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Black, Hispanic adolescents significantly more likely to die by police intervention than whites

Study findings mirror racial and ethnic disparities for police violence in adults November 24, 2020
A recent study evaluating the use of force by police against children found that Black and Hispanic adolescents are significantly more likely to die from shootings related to police intervention compared to non-Hispanic white adolescents. The findings, led by Children’s National Hospital researchers and reported online November 24 in Pediatrics, mirror similar racial and ethnic disparities in adults and highlight the need for interventions and policies to mitigate these tragedies.

In recent years, concerns about police use of force — particularly its disproportionate application to people of color — have grown exponentially in the U.S. Between 2003 and 2018, there were 6,512 firearm deaths from police intervention in adults, with non-Hispanic Blacks and Hispanics having significantly higher per population mortality rates than whites. However, it’s been unclear whether similar racial and ethnic disparities exist for adolescents killed by police intervention.

To explore this question, Monika K. Goyal, M.D., M.S.C.E., associate division chief of Emergency Medicine and Trauma Services and director of Academic Affairs and Research at Children’s National, and her colleagues used data from the Centers for Disease Control and Prevention’s Web-Based Injury Statistics Query and Reporting System. This database collects national data from death certificates compiled by the National Center for Health Statistics, including cause of death and race and ethnicity.

The researchers identified all adolescents between the ages of 12 and 17 years of age who died from firearm injuries due to police intervention between 2003 and 2018 within this database. They then compared rates of these deaths across different racial and ethnic populations based on U.S. Census Bureau data. 

Dr. Goyal and her colleagues found that during the 16-year study period, 140 adolescents had died from police intervention, and of those, 113 involved firearms. The vast majority — about 93% — were male, with a mean age of about 16 years.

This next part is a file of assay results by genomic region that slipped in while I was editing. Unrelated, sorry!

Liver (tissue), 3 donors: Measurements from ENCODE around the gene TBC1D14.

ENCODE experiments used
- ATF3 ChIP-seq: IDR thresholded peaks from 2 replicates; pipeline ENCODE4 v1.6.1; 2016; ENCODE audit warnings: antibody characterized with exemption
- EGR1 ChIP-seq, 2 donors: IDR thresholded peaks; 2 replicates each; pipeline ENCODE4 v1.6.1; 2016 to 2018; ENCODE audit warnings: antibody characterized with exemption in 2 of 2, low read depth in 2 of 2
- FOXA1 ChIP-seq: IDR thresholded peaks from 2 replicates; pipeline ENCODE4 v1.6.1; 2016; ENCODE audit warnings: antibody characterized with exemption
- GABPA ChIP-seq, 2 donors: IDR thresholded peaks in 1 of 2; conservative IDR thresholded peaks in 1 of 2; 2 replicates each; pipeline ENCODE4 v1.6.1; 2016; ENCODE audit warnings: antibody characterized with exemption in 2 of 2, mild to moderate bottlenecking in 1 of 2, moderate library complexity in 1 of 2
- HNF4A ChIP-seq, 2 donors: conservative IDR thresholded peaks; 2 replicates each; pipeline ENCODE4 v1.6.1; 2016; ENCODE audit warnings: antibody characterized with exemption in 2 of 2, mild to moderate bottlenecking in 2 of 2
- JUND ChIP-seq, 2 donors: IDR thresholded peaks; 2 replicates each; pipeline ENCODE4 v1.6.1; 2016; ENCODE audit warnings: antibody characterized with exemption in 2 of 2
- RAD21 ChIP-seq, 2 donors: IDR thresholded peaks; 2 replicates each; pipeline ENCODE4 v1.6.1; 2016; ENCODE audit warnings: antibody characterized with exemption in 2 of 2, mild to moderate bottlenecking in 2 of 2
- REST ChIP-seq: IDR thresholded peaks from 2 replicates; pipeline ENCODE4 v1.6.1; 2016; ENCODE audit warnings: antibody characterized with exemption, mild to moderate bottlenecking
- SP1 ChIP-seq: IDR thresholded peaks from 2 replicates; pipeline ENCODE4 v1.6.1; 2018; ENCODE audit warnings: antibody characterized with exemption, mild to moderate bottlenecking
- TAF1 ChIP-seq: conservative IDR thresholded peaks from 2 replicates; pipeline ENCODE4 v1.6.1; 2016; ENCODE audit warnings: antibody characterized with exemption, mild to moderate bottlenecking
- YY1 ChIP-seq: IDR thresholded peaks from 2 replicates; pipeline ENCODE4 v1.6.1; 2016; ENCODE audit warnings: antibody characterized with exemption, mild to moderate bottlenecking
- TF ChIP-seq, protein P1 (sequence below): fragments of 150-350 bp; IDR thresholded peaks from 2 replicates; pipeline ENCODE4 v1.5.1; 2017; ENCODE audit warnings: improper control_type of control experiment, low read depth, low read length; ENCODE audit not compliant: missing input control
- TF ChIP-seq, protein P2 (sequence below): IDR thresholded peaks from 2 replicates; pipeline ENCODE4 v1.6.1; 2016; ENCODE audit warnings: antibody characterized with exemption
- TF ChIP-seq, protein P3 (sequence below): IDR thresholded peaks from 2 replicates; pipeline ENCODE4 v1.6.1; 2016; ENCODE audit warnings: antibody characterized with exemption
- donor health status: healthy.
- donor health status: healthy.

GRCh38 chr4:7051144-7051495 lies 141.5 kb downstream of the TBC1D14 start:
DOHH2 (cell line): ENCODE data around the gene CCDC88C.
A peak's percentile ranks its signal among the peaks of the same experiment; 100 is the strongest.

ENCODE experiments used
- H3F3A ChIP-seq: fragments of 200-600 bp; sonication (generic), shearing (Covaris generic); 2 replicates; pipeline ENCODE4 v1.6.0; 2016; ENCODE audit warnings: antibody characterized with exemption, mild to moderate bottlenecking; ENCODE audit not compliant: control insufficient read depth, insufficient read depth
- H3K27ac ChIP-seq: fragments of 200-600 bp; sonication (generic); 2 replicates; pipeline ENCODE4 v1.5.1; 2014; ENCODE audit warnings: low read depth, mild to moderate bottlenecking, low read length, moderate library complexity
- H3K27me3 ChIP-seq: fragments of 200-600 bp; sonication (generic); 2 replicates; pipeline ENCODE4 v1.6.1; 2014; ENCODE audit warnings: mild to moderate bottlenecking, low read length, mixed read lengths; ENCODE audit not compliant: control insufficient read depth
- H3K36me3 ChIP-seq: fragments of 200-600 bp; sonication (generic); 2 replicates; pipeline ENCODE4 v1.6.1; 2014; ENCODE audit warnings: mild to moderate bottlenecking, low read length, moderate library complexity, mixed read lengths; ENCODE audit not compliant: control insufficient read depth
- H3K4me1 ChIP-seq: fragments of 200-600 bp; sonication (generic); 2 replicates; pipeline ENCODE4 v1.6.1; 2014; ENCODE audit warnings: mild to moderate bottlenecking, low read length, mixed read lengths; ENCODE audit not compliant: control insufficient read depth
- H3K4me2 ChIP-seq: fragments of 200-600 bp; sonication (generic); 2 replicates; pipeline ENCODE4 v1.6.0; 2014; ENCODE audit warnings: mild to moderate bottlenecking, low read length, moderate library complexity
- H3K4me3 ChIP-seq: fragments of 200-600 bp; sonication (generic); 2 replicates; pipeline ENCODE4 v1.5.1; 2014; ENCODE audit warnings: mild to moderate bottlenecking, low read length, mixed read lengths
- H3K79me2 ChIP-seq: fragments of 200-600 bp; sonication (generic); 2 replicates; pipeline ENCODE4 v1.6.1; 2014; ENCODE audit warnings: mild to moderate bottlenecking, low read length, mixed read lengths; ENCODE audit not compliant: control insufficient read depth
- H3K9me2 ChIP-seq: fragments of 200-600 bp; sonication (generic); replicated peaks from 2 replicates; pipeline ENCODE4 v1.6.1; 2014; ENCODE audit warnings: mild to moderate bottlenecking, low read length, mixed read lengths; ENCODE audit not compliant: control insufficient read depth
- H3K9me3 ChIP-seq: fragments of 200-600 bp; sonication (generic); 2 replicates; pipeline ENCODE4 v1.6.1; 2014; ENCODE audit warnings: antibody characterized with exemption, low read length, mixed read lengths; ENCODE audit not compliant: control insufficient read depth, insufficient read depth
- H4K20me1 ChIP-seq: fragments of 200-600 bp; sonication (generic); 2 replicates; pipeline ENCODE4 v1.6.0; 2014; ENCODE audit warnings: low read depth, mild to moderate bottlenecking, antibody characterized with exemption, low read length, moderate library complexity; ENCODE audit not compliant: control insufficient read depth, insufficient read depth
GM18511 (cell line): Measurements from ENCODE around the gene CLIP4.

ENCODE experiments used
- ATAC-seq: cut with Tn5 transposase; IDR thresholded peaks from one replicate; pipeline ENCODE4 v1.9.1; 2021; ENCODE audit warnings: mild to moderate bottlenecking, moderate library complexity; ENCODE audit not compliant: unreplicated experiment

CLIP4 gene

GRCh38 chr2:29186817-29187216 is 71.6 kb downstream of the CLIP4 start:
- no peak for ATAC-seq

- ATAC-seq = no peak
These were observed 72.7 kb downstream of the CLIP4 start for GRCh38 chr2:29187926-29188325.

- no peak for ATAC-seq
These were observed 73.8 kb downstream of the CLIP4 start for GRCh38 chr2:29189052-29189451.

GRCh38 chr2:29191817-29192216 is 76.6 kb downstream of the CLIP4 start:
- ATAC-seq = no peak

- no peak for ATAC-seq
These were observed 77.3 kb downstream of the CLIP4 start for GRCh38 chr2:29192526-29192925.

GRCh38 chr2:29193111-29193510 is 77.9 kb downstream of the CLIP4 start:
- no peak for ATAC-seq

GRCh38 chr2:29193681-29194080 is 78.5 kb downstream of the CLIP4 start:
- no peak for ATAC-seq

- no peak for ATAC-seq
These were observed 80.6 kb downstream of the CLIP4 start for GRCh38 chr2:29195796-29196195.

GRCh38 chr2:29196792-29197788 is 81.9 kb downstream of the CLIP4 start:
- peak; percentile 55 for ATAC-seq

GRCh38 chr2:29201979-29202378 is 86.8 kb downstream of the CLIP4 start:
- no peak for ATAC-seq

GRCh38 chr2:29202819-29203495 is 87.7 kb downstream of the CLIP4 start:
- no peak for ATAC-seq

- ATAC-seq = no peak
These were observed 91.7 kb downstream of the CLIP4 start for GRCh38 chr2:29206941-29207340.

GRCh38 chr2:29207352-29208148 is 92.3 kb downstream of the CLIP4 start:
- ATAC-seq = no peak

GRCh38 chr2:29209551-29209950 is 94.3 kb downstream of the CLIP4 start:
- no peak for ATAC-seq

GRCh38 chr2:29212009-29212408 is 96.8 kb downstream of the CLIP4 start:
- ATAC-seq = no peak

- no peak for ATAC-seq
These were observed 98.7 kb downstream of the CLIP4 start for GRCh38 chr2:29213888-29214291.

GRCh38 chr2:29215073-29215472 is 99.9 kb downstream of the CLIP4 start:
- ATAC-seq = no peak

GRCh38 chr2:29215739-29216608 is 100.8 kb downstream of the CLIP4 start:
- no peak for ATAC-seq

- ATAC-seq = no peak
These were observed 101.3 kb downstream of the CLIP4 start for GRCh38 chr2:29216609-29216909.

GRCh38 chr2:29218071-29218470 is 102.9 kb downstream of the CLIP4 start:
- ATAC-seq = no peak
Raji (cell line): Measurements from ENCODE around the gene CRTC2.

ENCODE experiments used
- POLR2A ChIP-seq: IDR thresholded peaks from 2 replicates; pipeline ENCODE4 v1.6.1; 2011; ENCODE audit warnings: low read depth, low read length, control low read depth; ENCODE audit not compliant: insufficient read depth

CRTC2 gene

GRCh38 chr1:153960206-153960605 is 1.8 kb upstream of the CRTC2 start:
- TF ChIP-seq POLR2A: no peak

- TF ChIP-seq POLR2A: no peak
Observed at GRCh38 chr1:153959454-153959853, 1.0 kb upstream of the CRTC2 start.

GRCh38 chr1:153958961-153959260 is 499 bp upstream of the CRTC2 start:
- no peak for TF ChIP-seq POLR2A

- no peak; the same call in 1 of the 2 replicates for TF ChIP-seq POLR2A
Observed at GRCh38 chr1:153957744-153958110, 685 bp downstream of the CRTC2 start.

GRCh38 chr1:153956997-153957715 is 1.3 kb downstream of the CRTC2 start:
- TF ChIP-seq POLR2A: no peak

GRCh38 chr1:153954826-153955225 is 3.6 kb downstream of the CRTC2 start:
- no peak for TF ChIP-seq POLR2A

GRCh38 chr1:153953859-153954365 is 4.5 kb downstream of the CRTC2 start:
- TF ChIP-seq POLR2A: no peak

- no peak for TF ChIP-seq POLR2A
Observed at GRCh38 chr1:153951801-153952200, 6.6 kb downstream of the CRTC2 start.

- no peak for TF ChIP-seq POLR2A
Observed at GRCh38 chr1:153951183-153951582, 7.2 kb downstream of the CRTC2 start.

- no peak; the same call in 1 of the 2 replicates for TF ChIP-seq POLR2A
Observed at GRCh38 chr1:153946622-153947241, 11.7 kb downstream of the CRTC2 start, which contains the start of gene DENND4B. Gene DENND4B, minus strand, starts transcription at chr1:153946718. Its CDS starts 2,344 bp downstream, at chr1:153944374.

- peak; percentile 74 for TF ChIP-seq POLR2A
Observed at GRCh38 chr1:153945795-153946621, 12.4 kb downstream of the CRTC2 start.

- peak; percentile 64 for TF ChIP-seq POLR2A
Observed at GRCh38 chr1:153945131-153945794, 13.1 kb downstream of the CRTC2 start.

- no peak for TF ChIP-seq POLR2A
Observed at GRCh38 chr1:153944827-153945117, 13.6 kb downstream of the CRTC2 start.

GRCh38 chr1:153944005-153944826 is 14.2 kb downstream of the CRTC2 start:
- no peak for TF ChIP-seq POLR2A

Using census data, the researchers found that the rate of firearm deaths due to police intervention was markedly higher among non-Hispanic Black and Hispanic youth when compared to non-Hispanic white youth. Numbers show that, compared to non-Hispanic white children, non-Hispanic Black children had a six-fold higher risk of death due to legal intervention. Similarly, Hispanic children had a risk of death almost three times higher.

“As the country works to reform policing practices and strives to mitigate disparities in our justice system, it is essential we do not forget the disproportionate impact on children of color,” Dr. Goyal says. “Our study confirms these disparities that are stark and unacceptable.” 

Dr. Goyal adds that the study only collected data on adolescents who died, rather than non-fatal shootings, and thus, may underestimate the true toll of disparities in use of firearms against youth due to police intervention. Although the study was not designed to investigate the causes of these disparities, she says, recent events provide evidence of structural racism and bias among law enforcement personnel and in its policies.

Although these numbers are small, Dr. Goyal notes that there’s a potential rippling effect, with the death of each child having wide-ranging impact on an entire community.

“Any death of a child is devastating but when it is due to police violence, it leads to distrust in the system and undermines the primary mission to protect,” she says. “The pattern of stark racial and ethnic disparities only adds to this tragedy, further oppressing and alienating communities of color. It’s important to investigate, identify and correct those policies and personnel that perpetuate and exacerbate these disparities.”

Other researchers who contributed to this study include Gia M. Badolato, M.P.H., Meleah D. Boyle, M.P.H., and Robert McCarter, Sc.D., all of Children’s National; April M. Zeoli of Michigan State University; and William Terrill of Arizona State University.


Media contact: Ariana Perez | 301-244-6731

About Children’s National Hospital

Children’s National Hospital, based in Washington, D.C., celebrates 150 years of pediatric care, research and commitment to community. Volunteers opened the hospital in 1870 with 12 beds for children displaced after the Civil War. Today, 150 years stronger, it is among the nation's top 10 children's hospitals. It is ranked No. 1 for newborn care for the fourth straight year and ranked in all specialties evaluated by U.S. News & World Report. Children’s National is transforming pediatric medicine for all children. In 2020, construction will be complete on the Children’s National Research & Innovation Campus, the first in the nation dedicated to pediatric research. Children's National has been designated twice as a Magnet® hospital, demonstrating the highest standards of nursing and patient care delivery. This pediatric academic health system offers expert care through a convenient, community-based primary care network and specialty outpatient centers in the D.C., metropolitan area, including the Maryland and Northern Virginia suburbs. Children’s National is home to the Children’s National Research Institute and Sheikh Zayed Institute for Pediatric Surgical Innovation and is the nation’s seventh-highest NIH-funded children’s hospital. It is recognized for its expertise and innovation in pediatric care and as a strong voice for children through advocacy at the local, regional and national levels. 

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